Orange County schools to get $1.2M to tighten security
In the wake of the school shooting in Newtown, Conn., that left 26 dead, Orange County will fund local school districts to the tune of $1.2 million to supplement their safety procedures, County Executive Edward A. Diana announced Thursday.
The money -- about $60,000 for each of the 18 districts -- will be paid out over three years, pending approval by the county Legislature, Diana said.
"As a result of the recent school forums the county held, school districts have explained that they have their own unique needs in protecting their students," Diana said in a news release Thursday. "This initiative ... is an important way for the county to supplement local plans, with the goal of ultimately strengthening the security for the children of our county."
The county has assembled a five-person board of school, mental health and law enforcement professionals to review written plans submitted by school districts in exchange for funding grants.
The board members are Terrence L. Olivo, Orange Ulster Boards of Cooperative Educational Services chief operating officer and former superintendent of the Monroe-Woodbury School District; Kenneth J. Maxwell, vice president of security at JetBlue Airways and retired lead investigator with the FBI on the World Trade Center bombings; John Melville, Orange County district attorney's chief investigator and former superintendent of the State Police; William Bassett, former BOCES superintendent as well as former superintendent of schools in Pine Bush; and Chris Ashman, former Orange County mental health commissioner.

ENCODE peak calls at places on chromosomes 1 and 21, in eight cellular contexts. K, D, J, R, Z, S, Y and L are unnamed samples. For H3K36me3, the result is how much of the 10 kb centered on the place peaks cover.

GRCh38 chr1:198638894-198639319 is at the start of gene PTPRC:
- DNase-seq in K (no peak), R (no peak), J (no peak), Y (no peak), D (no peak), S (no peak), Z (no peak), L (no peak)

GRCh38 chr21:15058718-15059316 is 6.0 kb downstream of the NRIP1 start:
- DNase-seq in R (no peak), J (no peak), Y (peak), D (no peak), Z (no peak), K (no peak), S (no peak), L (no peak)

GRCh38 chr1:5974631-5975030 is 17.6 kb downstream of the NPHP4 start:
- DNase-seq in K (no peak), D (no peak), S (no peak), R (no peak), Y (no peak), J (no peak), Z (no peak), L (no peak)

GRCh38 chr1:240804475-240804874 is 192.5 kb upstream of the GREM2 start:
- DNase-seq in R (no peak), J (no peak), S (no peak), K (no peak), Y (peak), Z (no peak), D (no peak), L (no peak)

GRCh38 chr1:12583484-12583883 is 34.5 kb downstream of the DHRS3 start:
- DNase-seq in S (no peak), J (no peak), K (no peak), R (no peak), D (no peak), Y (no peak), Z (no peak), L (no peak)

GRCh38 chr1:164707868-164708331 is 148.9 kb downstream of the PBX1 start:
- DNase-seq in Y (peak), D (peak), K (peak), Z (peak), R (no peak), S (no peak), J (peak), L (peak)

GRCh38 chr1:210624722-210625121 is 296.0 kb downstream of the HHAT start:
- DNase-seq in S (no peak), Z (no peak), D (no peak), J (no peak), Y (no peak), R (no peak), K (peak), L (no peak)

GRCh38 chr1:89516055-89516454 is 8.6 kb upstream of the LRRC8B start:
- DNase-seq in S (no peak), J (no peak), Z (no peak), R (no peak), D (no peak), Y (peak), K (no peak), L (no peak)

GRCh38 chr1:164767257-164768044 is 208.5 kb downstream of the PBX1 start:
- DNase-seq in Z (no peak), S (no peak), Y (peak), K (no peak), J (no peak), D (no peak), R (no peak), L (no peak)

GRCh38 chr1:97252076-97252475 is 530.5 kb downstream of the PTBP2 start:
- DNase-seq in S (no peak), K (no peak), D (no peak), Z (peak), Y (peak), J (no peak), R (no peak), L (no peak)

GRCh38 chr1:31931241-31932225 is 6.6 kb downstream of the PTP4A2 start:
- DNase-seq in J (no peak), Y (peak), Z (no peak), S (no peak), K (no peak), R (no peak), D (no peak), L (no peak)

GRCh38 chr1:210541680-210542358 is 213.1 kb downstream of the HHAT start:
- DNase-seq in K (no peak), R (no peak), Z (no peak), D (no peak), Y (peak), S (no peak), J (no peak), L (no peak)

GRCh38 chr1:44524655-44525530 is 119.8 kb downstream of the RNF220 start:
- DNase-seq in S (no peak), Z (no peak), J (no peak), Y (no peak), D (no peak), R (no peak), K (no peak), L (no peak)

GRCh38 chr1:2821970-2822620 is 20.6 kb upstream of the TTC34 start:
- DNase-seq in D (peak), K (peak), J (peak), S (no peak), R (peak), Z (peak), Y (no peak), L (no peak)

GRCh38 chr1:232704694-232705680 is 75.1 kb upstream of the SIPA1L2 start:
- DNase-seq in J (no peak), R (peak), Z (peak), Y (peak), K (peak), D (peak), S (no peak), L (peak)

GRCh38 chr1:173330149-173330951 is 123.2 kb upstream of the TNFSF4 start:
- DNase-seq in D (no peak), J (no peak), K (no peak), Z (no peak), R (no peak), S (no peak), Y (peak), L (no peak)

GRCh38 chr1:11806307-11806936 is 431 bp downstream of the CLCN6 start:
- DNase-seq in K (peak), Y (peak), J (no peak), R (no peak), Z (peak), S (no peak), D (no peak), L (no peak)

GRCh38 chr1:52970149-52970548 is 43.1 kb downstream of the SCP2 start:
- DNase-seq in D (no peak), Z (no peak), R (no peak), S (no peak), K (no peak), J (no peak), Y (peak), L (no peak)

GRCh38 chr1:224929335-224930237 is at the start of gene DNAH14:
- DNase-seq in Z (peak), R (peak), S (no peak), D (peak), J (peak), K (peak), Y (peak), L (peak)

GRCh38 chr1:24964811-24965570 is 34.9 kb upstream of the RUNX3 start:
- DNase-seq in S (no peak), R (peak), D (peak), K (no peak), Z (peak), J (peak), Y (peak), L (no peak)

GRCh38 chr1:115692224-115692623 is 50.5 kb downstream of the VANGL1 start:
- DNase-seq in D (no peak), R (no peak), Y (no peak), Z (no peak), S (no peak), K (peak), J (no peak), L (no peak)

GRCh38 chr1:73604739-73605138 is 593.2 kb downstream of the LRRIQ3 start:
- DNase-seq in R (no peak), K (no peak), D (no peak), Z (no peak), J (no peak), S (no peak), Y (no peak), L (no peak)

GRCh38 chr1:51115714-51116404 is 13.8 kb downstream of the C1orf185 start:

The chairman of the board will be Deputy County Executive James D. O'Donnell, a former colonel with the State Police and Troop F commander as well as chief of police for the Metropolitan Transportation Authority Police Department.
"The greatest concern parents have is that when a child goes on a bus in the morning to school that he or she come back home safely," Orange County District Attorney Francis D. Phillips said. "A multifaceted approach is important ... one size does not fit all."